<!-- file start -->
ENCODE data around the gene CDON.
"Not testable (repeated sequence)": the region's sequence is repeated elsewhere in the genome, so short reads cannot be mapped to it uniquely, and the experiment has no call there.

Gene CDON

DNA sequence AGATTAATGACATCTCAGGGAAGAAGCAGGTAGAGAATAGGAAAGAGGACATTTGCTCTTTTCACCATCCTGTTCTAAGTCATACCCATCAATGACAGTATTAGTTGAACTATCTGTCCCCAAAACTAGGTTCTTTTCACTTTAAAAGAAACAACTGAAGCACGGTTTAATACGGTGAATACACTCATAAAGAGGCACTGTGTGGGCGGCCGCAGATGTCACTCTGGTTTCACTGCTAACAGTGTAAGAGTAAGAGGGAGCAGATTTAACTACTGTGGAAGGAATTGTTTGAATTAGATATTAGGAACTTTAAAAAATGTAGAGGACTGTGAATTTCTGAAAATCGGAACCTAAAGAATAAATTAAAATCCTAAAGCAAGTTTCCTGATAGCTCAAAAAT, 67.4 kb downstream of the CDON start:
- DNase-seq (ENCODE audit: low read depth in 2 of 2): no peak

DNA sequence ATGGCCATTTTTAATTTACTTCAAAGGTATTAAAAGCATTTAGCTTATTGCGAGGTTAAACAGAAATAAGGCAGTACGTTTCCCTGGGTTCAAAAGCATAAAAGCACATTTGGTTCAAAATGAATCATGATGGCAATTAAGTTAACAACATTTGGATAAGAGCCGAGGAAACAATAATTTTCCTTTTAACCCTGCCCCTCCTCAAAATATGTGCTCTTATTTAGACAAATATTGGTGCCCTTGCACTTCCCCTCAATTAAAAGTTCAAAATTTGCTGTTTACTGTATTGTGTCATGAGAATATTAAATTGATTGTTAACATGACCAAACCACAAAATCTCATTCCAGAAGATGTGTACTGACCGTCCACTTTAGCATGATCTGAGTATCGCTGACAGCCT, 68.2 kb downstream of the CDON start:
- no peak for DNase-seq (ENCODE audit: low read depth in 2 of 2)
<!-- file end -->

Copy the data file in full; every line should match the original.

ENCODE data around the gene CDON.
"Not testable (repeated sequence)": the region's sequence is repeated elsewhere in the genome, so short reads cannot be mapped to it uniquely, and the experiment has no call there.

Gene CDON

DNA sequence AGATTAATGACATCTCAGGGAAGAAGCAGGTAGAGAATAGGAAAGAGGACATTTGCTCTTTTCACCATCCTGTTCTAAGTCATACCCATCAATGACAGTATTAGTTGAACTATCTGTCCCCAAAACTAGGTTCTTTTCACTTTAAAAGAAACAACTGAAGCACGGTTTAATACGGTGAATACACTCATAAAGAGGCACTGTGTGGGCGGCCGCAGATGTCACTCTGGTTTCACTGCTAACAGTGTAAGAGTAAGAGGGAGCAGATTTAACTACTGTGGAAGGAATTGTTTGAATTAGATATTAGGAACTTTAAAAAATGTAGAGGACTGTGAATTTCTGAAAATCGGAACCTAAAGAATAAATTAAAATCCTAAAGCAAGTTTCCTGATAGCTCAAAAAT, 67.4 kb downstream of the CDON start:
- DNase-seq (ENCODE audit: low read depth in 2 of 2): no peak

DNA sequence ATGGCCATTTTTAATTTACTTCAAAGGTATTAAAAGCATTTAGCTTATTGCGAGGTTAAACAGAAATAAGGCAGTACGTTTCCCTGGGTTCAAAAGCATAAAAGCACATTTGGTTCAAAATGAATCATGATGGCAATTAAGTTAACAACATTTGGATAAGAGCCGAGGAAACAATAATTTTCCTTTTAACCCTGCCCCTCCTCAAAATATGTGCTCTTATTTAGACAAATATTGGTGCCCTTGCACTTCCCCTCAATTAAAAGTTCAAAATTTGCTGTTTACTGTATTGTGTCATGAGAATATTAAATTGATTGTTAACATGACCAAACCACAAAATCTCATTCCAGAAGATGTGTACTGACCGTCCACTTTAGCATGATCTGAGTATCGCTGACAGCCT, 68.2 kb downstream of the CDON start:
- no peak for DNase-seq (ENCODE audit: low read depth in 2 of 2)